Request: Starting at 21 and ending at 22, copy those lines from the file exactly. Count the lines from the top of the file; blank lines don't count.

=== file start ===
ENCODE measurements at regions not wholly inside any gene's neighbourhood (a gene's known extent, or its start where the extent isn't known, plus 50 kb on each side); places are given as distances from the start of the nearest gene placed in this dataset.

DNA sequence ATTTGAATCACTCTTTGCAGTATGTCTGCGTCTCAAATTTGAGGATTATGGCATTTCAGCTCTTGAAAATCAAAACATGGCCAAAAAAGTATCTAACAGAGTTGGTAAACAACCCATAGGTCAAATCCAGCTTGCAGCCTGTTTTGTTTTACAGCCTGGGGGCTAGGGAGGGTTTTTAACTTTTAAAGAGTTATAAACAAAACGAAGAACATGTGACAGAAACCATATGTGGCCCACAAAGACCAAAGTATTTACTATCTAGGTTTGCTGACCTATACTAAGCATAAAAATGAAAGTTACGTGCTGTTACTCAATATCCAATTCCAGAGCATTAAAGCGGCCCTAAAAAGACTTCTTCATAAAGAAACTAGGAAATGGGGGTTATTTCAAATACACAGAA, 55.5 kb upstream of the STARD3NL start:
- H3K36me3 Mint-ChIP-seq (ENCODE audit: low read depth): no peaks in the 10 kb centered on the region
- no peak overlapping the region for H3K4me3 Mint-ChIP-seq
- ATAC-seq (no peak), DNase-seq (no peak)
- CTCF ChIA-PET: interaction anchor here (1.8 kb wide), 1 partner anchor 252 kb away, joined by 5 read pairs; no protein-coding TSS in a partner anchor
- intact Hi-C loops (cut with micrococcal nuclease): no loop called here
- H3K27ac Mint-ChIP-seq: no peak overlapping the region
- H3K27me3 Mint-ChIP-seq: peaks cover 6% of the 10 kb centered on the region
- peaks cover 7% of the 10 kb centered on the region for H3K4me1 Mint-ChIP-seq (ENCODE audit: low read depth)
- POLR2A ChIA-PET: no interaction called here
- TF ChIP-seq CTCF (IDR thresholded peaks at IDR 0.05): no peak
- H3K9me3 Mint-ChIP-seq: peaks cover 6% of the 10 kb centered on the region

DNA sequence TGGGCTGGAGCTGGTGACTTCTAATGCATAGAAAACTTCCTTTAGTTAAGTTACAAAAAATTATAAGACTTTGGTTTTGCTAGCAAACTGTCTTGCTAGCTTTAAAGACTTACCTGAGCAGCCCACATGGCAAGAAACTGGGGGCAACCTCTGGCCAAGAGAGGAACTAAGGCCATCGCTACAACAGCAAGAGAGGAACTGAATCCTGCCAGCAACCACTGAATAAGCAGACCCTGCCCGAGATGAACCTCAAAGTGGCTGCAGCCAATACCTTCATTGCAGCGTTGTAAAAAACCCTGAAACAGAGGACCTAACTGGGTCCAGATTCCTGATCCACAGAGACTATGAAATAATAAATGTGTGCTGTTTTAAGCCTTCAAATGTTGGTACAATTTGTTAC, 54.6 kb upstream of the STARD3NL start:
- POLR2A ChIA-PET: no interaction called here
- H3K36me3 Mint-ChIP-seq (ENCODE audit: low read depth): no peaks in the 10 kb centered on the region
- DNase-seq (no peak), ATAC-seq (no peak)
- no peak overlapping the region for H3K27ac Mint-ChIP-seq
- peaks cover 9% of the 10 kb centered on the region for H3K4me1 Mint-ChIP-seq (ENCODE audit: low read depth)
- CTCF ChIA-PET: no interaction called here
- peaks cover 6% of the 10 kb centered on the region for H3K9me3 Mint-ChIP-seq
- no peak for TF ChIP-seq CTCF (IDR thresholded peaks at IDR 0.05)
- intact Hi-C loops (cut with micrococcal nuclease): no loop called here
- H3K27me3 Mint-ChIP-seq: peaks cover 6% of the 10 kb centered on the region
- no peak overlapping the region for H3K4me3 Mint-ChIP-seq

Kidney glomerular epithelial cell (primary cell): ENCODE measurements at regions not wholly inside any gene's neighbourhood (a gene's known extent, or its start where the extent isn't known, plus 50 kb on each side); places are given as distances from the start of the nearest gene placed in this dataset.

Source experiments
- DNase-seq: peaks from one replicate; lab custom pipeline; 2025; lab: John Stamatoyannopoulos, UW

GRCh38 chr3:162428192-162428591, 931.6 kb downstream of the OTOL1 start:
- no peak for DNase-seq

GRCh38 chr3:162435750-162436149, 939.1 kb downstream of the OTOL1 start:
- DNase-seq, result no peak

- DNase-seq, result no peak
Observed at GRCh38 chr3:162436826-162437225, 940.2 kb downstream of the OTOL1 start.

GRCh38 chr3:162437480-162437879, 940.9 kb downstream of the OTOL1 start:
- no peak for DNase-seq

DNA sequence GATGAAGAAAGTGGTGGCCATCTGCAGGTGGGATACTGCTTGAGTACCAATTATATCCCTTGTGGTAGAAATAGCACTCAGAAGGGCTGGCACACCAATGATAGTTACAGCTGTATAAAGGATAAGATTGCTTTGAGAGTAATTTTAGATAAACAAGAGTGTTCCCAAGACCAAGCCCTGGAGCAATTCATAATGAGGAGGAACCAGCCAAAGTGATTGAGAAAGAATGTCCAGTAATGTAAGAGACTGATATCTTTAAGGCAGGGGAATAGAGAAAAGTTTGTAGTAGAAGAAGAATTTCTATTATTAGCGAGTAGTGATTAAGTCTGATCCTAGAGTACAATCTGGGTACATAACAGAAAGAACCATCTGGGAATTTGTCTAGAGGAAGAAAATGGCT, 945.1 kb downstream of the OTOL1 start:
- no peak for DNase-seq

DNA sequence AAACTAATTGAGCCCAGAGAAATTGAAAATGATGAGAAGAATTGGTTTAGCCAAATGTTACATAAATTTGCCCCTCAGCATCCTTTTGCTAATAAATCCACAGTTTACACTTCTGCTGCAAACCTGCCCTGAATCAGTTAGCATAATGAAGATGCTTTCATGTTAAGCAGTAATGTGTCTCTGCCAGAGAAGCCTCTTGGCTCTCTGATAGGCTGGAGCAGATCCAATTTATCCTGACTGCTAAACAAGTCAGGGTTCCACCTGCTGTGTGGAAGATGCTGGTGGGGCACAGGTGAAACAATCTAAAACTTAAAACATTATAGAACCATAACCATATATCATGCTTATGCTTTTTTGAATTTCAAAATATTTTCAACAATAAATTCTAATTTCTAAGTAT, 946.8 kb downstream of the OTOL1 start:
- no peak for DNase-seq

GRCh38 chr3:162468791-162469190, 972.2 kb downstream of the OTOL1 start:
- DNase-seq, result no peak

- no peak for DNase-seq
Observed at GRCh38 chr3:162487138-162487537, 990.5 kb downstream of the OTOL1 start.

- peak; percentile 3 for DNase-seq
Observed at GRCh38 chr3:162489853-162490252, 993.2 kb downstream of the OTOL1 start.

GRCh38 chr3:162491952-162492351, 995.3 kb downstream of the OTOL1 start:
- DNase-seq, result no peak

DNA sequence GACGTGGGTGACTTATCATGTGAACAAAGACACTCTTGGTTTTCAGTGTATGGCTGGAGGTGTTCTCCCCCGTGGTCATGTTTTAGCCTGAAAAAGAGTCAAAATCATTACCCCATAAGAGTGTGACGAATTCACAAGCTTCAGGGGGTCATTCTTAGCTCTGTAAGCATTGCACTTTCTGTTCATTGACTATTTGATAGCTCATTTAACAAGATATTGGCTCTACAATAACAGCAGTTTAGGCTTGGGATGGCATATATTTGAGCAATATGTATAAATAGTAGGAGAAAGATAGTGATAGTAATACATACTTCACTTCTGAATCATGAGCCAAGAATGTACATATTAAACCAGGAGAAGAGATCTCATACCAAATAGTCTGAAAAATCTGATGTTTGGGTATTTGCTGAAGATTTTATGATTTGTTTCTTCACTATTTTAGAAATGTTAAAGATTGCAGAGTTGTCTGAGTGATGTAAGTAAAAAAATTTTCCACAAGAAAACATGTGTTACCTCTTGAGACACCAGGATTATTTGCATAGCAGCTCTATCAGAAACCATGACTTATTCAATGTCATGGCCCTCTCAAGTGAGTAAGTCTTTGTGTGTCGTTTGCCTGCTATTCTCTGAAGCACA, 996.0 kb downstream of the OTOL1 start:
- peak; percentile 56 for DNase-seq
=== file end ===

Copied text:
- peaks cover 6% of the 10 kb centered on the region for H3K9me3 Mint-ChIP-seq
- no peak for TF ChIP-seq CTCF (IDR thresholded peaks at IDR 0.05)